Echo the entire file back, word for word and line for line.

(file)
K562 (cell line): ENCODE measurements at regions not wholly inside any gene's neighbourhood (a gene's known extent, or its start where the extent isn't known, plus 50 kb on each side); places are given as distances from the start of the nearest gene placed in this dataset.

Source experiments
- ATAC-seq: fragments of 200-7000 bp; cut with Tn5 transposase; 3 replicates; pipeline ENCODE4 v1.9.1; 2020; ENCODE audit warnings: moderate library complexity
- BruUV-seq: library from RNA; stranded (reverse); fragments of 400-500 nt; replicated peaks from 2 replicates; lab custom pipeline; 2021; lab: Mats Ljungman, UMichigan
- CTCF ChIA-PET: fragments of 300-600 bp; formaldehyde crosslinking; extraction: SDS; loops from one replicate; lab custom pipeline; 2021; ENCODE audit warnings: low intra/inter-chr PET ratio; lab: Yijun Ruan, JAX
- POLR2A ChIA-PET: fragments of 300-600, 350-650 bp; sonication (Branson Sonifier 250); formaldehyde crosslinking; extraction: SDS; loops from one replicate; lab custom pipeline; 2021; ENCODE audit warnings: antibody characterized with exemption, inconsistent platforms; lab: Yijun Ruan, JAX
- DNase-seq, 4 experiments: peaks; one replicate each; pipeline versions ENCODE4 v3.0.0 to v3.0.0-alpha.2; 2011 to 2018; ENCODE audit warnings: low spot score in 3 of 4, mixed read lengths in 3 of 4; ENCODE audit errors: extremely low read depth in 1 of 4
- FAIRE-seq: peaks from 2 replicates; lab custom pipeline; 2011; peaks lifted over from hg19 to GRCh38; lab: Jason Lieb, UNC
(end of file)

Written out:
K562 (cell line): ENCODE measurements at regions not wholly inside any gene's neighbourhood (a gene's known extent, or its start where the extent isn't known, plus 50 kb on each side); places are given as distances from the start of the nearest gene placed in this dataset.

Source experiments
- ATAC-seq: fragments of 200-7000 bp; cut with Tn5 transposase; 3 replicates; pipeline ENCODE4 v1.9.1; 2020; ENCODE audit warnings: moderate library complexity
- BruUV-seq: library from RNA; stranded (reverse); fragments of 400-500 nt; replicated peaks from 2 replicates; lab custom pipeline; 2021; lab: Mats Ljungman, UMichigan
- CTCF ChIA-PET: fragments of 300-600 bp; formaldehyde crosslinking; extraction: SDS; loops from one replicate; lab custom pipeline; 2021; ENCODE audit warnings: low intra/inter-chr PET ratio; lab: Yijun Ruan, JAX
- POLR2A ChIA-PET: fragments of 300-600, 350-650 bp; sonication (Branson Sonifier 250); formaldehyde crosslinking; extraction: SDS; loops from one replicate; lab custom pipeline; 2021; ENCODE audit warnings: antibody characterized with exemption, inconsistent platforms; lab: Yijun Ruan, JAX
- DNase-seq, 4 experiments: peaks; one replicate each; pipeline versions ENCODE4 v3.0.0 to v3.0.0-alpha.2; 2011 to 2018; ENCODE audit warnings: low spot score in 3 of 4, mixed read lengths in 3 of 4; ENCODE audit errors: extremely low read depth in 1 of 4
- FAIRE-seq: peaks from 2 replicates; lab custom pipeline; 2011; peaks lifted over from hg19 to GRCh38; lab: Jason Lieb, UNC